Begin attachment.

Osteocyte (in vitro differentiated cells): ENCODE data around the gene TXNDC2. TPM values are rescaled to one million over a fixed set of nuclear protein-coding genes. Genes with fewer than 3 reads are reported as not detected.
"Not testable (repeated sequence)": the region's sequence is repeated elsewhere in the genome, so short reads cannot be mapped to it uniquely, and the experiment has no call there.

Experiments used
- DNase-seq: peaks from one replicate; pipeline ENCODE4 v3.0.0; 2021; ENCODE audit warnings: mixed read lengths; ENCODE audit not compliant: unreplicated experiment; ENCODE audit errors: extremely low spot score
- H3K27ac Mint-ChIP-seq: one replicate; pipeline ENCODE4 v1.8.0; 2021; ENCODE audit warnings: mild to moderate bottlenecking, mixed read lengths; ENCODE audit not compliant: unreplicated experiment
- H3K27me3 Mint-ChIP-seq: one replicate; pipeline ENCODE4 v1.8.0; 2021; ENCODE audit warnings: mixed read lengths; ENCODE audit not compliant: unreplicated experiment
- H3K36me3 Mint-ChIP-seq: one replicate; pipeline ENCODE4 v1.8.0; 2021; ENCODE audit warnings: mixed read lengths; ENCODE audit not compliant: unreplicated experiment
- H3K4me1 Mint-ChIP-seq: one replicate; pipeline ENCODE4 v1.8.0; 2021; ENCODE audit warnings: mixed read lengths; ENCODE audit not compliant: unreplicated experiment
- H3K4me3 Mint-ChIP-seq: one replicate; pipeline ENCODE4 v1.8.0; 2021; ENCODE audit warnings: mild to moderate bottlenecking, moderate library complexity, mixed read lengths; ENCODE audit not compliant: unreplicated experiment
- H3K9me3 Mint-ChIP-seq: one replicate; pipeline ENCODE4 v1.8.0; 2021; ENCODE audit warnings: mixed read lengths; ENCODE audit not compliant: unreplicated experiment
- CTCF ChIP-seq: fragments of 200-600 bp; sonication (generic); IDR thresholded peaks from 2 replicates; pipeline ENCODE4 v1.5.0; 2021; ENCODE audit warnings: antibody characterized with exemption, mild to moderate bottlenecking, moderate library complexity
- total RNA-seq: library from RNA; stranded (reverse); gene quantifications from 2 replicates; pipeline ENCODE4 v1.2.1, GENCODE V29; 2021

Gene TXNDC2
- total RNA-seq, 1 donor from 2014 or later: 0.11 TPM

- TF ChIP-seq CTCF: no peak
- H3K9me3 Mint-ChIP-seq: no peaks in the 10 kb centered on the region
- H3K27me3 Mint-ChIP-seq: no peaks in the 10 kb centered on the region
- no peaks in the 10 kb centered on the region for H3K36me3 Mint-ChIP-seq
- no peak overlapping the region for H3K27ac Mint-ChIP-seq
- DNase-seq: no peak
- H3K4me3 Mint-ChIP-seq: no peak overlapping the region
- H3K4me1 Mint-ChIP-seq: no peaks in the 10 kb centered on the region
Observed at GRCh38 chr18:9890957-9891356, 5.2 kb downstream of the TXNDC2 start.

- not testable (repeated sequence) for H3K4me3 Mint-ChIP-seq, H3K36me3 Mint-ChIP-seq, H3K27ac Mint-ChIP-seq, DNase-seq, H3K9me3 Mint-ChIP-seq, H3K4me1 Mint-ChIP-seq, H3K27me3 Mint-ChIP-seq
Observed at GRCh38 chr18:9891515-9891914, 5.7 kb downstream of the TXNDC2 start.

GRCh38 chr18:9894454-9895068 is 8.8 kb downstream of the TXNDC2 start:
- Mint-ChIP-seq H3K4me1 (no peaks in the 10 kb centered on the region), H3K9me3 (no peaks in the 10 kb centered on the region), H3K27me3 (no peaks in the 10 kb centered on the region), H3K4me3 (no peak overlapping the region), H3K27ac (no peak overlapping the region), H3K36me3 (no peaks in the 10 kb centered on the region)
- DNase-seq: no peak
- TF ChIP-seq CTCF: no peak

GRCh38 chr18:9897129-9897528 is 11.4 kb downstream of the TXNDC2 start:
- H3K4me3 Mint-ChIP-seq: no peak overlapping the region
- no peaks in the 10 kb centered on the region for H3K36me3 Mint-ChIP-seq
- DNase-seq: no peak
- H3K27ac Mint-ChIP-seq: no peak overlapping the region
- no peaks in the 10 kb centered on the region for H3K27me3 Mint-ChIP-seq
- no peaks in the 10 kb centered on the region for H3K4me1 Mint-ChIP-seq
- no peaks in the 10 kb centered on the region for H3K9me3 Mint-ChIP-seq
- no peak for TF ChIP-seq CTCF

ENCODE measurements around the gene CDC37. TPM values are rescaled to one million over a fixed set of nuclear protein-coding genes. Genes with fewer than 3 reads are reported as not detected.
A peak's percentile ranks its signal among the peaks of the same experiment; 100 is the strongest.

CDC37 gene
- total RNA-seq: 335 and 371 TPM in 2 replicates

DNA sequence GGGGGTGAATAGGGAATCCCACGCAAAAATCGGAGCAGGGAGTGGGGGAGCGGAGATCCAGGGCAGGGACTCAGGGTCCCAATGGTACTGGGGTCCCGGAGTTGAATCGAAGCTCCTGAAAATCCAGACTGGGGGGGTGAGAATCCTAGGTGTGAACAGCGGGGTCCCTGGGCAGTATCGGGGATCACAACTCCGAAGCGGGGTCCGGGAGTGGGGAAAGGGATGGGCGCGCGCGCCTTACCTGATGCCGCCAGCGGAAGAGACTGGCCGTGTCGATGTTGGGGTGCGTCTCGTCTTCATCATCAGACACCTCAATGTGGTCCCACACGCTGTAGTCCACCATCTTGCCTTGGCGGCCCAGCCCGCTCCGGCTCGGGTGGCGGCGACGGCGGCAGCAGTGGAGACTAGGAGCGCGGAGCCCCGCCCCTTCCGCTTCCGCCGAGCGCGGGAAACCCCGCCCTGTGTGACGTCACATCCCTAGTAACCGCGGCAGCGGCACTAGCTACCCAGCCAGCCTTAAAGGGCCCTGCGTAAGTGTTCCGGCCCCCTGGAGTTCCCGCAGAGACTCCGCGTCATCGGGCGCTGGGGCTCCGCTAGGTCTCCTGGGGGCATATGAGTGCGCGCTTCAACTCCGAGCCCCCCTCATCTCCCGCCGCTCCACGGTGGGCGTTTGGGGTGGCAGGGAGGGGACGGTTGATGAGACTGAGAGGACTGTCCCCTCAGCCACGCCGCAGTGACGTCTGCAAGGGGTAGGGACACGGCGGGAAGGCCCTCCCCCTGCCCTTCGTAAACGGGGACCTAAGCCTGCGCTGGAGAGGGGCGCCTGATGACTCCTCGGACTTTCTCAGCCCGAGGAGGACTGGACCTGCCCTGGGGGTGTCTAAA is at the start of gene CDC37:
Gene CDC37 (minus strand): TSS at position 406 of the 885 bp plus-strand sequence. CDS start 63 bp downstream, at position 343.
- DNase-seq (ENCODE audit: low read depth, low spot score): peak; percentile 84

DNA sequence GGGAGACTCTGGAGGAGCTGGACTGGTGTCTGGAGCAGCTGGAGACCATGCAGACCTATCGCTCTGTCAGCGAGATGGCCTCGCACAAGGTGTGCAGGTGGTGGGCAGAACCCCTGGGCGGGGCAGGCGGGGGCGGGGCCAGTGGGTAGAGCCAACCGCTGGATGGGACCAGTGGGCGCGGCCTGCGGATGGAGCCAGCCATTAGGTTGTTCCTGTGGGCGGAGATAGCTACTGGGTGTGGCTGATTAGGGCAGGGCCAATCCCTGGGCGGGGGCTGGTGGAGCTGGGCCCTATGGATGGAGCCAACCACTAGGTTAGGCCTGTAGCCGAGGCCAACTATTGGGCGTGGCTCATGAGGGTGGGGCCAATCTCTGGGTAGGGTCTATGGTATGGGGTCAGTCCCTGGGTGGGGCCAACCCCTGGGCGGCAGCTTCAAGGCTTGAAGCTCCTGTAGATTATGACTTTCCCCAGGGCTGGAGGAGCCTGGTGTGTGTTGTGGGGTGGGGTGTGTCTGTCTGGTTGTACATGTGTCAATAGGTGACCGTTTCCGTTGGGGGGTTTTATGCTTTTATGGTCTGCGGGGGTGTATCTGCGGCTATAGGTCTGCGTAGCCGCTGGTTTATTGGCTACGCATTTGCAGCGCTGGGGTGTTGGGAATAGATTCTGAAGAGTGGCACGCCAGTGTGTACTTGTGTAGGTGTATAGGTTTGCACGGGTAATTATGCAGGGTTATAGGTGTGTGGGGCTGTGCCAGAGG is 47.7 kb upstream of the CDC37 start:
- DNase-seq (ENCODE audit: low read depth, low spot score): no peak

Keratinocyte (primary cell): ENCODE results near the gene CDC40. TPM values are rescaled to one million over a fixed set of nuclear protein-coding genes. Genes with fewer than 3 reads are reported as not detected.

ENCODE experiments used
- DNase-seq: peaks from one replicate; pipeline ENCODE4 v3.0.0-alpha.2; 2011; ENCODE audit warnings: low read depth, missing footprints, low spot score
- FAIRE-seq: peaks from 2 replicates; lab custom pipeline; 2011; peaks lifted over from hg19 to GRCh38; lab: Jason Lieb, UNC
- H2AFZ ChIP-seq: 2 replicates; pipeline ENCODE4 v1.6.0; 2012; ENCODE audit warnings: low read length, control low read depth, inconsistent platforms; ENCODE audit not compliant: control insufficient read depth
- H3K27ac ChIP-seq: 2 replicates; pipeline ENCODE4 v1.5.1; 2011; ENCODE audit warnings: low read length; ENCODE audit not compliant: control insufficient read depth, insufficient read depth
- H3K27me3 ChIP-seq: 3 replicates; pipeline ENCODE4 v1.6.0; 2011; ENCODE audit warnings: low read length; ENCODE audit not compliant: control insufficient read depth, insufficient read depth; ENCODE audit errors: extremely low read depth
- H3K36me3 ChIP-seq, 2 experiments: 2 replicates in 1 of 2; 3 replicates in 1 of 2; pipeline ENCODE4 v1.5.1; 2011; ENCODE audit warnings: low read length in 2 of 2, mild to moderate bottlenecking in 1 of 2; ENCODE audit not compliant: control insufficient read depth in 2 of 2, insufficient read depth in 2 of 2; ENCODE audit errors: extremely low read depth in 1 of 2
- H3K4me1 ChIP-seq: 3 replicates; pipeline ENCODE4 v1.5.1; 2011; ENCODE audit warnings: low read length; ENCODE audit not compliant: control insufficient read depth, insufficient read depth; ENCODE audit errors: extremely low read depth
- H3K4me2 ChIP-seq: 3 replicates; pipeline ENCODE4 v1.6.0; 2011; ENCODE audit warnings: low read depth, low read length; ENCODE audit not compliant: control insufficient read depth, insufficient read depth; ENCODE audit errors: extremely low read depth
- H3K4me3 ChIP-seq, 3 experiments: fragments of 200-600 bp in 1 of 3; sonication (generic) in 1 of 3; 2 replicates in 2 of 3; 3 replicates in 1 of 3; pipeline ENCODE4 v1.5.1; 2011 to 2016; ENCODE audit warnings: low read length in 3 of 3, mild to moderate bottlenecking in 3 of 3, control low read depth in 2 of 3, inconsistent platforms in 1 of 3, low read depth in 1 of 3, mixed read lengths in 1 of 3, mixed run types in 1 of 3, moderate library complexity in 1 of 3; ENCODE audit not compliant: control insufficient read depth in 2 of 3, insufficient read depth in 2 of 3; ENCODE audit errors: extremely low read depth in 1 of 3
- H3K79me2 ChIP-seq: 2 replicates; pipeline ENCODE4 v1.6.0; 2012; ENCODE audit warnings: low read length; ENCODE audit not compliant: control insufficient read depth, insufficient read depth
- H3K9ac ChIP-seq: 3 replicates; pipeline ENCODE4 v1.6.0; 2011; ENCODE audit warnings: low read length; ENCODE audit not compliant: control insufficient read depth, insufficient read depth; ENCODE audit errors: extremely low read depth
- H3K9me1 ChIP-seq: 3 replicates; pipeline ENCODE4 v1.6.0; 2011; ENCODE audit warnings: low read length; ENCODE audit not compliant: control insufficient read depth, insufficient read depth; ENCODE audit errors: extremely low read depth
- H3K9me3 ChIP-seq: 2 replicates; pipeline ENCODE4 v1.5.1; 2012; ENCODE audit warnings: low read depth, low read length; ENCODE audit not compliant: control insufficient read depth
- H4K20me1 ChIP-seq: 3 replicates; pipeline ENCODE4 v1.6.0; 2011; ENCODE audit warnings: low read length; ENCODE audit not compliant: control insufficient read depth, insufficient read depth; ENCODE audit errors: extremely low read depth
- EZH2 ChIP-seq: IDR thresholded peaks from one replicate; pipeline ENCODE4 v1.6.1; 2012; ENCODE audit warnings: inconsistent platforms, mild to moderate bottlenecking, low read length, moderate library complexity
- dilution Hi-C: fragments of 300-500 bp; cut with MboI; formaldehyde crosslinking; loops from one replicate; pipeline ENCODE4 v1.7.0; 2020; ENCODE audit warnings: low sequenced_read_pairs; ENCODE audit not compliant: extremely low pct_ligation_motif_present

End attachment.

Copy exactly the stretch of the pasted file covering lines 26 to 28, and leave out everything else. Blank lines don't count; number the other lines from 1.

GRCh38 chr18:9894454-9895068 is 8.8 kb downstream of the TXNDC2 start:
- Mint-ChIP-seq H3K4me1 (no peaks in the 10 kb centered on the region), H3K9me3 (no peaks in the 10 kb centered on the region), H3K27me3 (no peaks in the 10 kb centered on the region), H3K4me3 (no peak overlapping the region), H3K27ac (no peak overlapping the region), H3K36me3 (no peaks in the 10 kb centered on the region)
- DNase-seq: no peak